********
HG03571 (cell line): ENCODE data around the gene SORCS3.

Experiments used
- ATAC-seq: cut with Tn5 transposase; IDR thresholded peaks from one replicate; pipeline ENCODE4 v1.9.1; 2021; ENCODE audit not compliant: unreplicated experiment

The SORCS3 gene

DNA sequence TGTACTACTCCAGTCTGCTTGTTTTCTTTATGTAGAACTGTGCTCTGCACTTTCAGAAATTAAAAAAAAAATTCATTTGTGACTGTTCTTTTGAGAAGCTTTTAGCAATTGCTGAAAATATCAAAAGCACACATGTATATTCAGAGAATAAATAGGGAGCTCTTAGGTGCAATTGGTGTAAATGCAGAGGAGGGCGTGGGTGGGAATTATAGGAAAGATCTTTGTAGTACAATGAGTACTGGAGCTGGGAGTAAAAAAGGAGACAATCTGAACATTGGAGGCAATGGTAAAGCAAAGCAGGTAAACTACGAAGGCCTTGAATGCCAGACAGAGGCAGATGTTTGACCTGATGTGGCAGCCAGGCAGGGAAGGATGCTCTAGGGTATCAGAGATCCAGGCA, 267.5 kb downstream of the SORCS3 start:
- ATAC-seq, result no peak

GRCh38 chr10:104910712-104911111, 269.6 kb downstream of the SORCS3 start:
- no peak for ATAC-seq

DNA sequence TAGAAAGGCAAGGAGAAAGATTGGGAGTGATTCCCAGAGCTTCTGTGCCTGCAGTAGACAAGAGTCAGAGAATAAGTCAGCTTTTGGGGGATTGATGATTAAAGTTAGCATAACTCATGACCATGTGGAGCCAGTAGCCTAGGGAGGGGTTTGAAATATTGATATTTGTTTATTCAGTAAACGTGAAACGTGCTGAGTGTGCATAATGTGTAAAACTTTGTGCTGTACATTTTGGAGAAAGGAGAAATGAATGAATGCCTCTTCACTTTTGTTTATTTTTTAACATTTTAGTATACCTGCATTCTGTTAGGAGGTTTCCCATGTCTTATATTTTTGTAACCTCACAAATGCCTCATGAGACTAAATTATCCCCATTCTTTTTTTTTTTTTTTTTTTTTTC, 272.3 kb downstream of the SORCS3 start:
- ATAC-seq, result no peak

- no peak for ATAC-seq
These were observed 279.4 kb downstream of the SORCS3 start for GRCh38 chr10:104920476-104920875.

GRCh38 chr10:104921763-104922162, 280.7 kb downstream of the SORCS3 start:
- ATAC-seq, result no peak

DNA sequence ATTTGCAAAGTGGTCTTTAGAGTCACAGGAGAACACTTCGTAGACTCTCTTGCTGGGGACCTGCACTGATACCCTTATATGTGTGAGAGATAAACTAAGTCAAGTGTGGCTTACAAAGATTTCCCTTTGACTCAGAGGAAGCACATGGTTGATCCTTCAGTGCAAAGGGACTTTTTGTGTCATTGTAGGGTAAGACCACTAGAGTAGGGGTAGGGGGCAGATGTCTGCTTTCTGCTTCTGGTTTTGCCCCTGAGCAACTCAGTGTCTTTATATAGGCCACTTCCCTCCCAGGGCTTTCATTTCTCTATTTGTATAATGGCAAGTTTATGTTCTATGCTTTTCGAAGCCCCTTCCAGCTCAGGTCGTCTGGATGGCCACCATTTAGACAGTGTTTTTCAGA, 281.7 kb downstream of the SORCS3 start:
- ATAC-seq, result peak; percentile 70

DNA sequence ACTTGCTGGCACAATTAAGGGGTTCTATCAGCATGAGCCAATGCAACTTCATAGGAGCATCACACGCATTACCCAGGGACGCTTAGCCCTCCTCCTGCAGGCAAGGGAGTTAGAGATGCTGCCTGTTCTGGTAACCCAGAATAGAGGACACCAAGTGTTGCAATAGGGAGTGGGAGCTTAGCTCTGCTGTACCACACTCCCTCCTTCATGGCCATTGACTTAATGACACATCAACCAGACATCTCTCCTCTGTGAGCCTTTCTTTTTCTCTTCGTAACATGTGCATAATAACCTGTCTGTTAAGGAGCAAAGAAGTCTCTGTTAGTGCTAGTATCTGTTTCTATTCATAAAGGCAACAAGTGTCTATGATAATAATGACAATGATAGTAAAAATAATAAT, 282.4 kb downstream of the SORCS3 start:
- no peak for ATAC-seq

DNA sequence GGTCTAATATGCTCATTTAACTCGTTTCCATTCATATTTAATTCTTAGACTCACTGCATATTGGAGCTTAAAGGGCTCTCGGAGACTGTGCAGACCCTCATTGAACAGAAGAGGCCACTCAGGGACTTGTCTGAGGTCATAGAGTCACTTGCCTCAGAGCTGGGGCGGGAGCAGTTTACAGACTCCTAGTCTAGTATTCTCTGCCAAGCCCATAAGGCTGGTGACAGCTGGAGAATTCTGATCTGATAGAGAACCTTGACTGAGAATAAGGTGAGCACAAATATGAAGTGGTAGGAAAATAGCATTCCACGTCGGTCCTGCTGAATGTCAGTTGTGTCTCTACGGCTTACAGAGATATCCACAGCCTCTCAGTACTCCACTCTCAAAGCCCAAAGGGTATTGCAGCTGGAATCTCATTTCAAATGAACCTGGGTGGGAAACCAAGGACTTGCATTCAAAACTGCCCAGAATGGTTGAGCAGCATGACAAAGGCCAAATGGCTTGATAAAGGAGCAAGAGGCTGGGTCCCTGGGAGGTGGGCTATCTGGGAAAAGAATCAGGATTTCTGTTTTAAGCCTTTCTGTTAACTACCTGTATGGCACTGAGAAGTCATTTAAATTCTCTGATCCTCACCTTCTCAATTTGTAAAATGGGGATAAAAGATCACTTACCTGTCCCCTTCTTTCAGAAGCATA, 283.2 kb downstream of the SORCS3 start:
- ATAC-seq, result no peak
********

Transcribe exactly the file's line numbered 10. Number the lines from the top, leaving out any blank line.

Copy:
- ATAC-seq, result no peak